I have to admire your degree of perseverence here. I hope you have enlisted your errant sibling's aid to do all that sanding! I went through all the pictures and you are 99% on track here.

I've used a Dupont product called Wash N Wipe for cleaning and prepping prior to sanding and during priming stages, with great success. It may no longer be available, but I'm certain there is a 'new and improved' product now. Other manufacturers have similar products, and are well worth the investment. Your sanding to 400 will do nicely for the high build, IMO.

One small detail is that if you bring the hood in separate, they may paint it standing up rather than flat as it will be in final position. If they do, depending on the type of paint, especially metallics, you may see a slight pattern or color difference where the top of the fenders meet the edge of the hood.

Bodyshops don't really take very long to mask and cover the car to avoid overspray, since they don't want to have to clean it off either. Ask the foreman about the 'extra' cost to do this, and if any savings would be offset by the hassle of handling the separate parts before, during and after the paintwork. A top-notch job will require several stages of sanding and polishing of the topcoat with a power buffer to remove orange peel, and that is much easier when the parts are on the car. Then, you need to consider damage while you transport them home and re-install.
Just a few thoughts...
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Old 08-17-2004, 03:04 PM
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As far as the errant sibling - the ONLY thing he's assisted in (besides giving wrong advice) is mounting the hood, just due to the sheer weight and girth of it, it's not a one man job.

I actually didn't contemplate your point of the position in which the hood is painted may have an effect on how the finish looks when it is subsequently laid flat. That is a very viable point, this car is in fact a metallic (albeit silver so the metal flake isn't that distinguishable), but what you are decribing seems something analogous to the grains in wood being mismatched along a plane.

As far as overspray, I have NEVER seen a car come out of a bodyshop that did not have some trace of it... Usually it is from the clearcoat, as that has a tendency to linger in the air longer due to it's finer consistency. Nothing a clay bar and a porter cable can't take care of. I'm also going to apply a real heavy coat of a cheap paste wax over the entire rest of the car before I take it into the paint shop to give any potential overspray less of a surface to adhere too... and old trick I leared that is cheap insurance.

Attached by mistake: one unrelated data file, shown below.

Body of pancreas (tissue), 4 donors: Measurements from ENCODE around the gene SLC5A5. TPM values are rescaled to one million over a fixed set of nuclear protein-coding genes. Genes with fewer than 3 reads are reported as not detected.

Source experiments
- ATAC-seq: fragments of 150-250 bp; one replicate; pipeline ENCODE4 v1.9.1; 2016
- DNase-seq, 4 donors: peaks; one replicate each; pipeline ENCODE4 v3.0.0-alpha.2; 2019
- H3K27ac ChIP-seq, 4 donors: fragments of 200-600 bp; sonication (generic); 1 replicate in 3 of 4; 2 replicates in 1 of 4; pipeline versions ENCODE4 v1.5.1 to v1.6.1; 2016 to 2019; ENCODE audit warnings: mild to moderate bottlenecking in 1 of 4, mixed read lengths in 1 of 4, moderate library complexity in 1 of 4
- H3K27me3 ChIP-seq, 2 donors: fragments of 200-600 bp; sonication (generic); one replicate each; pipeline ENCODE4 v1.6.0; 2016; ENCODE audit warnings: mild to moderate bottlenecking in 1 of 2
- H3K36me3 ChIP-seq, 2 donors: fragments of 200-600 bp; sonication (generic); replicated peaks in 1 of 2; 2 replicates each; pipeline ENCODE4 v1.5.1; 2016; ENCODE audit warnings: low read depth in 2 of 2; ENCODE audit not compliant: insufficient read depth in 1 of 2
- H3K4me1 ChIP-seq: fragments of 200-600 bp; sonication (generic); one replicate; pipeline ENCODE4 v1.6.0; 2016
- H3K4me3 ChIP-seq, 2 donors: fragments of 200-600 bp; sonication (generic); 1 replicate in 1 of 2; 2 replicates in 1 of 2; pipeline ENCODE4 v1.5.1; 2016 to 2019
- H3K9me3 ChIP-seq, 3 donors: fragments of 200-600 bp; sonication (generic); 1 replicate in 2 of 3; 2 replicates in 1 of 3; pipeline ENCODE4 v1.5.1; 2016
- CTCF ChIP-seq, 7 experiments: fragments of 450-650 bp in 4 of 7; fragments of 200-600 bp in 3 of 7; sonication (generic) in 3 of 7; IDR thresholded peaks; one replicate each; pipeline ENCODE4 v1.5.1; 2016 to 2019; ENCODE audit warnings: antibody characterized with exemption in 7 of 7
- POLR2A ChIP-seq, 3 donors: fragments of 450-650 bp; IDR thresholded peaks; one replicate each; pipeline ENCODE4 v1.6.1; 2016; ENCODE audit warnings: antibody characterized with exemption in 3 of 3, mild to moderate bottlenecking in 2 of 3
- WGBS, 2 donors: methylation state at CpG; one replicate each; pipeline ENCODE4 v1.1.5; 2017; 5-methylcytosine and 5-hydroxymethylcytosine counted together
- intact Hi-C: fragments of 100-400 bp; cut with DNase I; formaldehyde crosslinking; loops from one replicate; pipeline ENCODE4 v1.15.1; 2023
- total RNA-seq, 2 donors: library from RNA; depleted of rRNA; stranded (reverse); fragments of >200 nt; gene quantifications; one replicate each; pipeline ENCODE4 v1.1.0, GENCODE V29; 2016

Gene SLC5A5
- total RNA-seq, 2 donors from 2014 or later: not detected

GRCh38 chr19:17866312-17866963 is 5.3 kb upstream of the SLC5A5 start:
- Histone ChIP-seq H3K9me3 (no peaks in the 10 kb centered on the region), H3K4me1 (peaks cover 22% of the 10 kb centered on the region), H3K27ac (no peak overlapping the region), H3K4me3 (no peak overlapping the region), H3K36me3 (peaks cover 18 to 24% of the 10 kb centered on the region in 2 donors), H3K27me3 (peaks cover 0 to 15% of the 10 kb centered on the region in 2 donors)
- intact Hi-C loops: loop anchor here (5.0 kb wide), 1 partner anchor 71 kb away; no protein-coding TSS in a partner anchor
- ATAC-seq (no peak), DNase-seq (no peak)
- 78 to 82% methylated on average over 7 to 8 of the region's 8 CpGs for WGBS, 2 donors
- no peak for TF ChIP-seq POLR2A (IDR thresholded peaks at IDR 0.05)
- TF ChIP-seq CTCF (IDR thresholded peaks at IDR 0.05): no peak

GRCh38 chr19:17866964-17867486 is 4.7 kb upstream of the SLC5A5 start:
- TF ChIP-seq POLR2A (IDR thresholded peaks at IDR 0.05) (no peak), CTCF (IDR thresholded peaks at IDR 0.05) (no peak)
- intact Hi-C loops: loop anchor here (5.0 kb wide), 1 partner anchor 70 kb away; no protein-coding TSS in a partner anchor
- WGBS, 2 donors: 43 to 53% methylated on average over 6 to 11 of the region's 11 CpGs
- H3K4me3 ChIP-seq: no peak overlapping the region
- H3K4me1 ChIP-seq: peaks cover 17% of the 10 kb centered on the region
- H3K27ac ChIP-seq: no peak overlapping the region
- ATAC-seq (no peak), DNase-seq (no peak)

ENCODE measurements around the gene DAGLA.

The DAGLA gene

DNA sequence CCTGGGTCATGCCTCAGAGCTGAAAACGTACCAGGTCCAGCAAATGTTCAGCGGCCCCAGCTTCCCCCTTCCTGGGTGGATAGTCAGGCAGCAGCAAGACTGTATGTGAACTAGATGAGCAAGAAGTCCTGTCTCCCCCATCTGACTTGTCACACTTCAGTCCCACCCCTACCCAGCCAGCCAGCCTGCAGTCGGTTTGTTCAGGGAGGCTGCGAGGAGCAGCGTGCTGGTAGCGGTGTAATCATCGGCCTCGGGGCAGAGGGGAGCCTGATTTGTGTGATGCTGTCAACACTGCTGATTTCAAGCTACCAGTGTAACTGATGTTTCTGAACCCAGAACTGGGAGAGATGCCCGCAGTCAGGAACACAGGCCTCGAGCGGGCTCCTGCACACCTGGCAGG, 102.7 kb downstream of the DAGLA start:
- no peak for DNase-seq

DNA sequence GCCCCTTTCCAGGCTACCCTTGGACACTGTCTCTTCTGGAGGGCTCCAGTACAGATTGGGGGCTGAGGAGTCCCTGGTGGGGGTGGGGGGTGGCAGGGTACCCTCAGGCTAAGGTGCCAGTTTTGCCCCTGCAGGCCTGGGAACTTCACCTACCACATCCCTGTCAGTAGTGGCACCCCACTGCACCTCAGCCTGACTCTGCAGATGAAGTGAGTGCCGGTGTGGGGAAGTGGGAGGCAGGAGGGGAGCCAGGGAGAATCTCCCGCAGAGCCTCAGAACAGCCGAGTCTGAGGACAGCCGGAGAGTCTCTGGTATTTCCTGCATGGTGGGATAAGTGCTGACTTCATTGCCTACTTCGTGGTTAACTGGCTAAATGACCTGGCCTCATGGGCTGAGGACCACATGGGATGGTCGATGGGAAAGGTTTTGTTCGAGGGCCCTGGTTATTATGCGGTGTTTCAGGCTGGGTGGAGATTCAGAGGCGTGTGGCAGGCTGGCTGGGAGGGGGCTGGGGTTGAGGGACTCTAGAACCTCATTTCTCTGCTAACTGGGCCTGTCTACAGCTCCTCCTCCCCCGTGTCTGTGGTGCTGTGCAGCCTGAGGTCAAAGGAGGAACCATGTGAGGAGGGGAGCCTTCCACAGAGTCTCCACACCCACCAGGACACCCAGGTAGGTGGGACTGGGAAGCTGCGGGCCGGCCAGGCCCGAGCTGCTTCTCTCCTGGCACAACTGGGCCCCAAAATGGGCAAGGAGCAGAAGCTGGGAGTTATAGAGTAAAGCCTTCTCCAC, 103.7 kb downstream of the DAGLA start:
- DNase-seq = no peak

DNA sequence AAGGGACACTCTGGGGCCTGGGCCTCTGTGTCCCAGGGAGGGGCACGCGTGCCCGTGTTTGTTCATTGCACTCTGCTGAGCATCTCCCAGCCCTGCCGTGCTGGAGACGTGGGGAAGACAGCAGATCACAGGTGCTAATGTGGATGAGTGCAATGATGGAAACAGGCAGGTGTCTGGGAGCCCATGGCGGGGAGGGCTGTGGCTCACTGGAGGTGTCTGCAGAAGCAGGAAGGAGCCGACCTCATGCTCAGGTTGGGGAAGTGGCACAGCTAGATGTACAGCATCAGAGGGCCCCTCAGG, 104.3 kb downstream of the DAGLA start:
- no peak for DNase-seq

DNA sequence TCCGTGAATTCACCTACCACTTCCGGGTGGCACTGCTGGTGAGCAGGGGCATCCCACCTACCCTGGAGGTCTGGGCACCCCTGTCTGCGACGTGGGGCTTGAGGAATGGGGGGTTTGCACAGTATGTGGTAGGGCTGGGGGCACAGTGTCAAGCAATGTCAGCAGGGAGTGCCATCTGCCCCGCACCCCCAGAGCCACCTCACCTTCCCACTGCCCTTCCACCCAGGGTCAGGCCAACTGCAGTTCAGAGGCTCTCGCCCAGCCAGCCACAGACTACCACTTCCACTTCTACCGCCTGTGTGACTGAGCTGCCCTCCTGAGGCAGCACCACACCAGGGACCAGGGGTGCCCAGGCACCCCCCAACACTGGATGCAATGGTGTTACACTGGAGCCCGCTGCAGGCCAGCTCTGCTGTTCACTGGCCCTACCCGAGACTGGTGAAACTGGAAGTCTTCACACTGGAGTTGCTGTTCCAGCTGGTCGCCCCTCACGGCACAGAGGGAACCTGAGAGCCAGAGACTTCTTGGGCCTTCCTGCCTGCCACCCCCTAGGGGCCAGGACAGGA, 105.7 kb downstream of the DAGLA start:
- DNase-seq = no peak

I'll look into that dupont wash and wipe product, I don't want to use anything too harsh, that could leave its own residue or possibly lift the paint later, so that seems like the best idea (something designed for the specific purpose). I am going to prime the hood with the high build and sand it down to 400, as from what I have heard from many people is that the black "primer" that is on the hood is simply a sealant more than anything else to prevent corrosion. I think im going to leave the final primer seal coat and sanding to the body shop, as even something getting on the paint while the car drives to the shop may be enough to ruin the finish at a later date. I never realized how sensitive automotive paint systems have become. I remember stories from older guys about painting cars with a one step laquer, letting it harden for a month and buffing it smooth, with great diy results.

This is my first attempt at collision repair, so it's been a learning experience, and I'm taking it slow and asking a lot of tedious questions.

Thanks again for all the advice,

George
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George Androulakis

Former Mb's:

1990 500sl R129 - 76k Original Miles - New project - Follow the saga http://90r129.blogspot.com/
1990 190E 2.6 148k mi (sold)
1989 420 SEL 246k mi (sold)
1995 C220 175k mi (sold)
1992 190e 2.6 74k original miles (sold)
2000 c230 Kompressor 122k miles (RIP)
1996 C220 149k mi (sold)
2000 C230 Kompressor Sport 127k (sold)

Current Cars:

2009 Mercedes c300 4matic
2006 Mercedes s430
2005 Jaguar XJR
2003 Cadillac Escalade
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  #8  
Old 08-17-2004, 04:21 PM